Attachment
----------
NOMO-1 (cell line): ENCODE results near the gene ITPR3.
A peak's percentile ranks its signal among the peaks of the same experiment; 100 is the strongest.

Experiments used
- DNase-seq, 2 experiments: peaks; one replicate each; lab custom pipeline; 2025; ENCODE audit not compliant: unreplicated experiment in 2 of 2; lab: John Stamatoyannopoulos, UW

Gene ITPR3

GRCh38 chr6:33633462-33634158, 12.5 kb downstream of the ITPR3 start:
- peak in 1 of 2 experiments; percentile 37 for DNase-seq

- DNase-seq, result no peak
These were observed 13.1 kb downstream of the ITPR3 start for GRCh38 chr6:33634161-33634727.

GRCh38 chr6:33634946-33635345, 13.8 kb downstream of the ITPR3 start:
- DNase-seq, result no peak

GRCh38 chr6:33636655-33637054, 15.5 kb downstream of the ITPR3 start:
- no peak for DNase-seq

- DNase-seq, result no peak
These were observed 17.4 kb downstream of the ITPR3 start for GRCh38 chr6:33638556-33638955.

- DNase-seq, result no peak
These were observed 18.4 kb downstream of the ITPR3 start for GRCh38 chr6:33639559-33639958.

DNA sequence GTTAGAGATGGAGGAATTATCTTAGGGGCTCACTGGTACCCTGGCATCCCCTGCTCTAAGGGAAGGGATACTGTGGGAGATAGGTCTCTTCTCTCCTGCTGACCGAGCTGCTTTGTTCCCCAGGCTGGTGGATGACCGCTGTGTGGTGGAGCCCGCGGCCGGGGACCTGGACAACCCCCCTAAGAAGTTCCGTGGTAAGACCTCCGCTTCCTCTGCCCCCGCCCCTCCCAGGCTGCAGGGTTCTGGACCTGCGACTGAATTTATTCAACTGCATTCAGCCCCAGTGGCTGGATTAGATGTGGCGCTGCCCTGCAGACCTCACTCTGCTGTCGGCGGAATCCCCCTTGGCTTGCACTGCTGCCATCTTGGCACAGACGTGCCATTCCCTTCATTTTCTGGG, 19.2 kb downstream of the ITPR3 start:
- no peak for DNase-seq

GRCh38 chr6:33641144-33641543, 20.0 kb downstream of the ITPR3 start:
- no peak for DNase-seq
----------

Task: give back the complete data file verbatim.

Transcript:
NOMO-1 (cell line): ENCODE results near the gene ITPR3.
A peak's percentile ranks its signal among the peaks of the same experiment; 100 is the strongest.

Experiments used
- DNase-seq, 2 experiments: peaks; one replicate each; lab custom pipeline; 2025; ENCODE audit not compliant: unreplicated experiment in 2 of 2; lab: John Stamatoyannopoulos, UW

Gene ITPR3

GRCh38 chr6:33633462-33634158, 12.5 kb downstream of the ITPR3 start:
- peak in 1 of 2 experiments; percentile 37 for DNase-seq

- DNase-seq, result no peak
These were observed 13.1 kb downstream of the ITPR3 start for GRCh38 chr6:33634161-33634727.

GRCh38 chr6:33634946-33635345, 13.8 kb downstream of the ITPR3 start:
- DNase-seq, result no peak

GRCh38 chr6:33636655-33637054, 15.5 kb downstream of the ITPR3 start:
- no peak for DNase-seq

- DNase-seq, result no peak
These were observed 17.4 kb downstream of the ITPR3 start for GRCh38 chr6:33638556-33638955.

- DNase-seq, result no peak
These were observed 18.4 kb downstream of the ITPR3 start for GRCh38 chr6:33639559-33639958.

DNA sequence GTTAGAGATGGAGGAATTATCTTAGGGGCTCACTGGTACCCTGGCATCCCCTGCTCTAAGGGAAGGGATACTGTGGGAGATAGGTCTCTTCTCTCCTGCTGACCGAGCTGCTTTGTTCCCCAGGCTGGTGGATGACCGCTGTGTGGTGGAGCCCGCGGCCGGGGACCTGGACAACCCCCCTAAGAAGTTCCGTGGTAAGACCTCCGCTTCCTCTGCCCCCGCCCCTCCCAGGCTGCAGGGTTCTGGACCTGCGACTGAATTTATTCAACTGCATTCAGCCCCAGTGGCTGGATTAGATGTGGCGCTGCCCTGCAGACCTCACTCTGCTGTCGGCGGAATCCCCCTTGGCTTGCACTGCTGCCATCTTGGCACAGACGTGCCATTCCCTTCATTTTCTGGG, 19.2 kb downstream of the ITPR3 start:
- no peak for DNase-seq

GRCh38 chr6:33641144-33641543, 20.0 kb downstream of the ITPR3 start:
- no peak for DNase-seq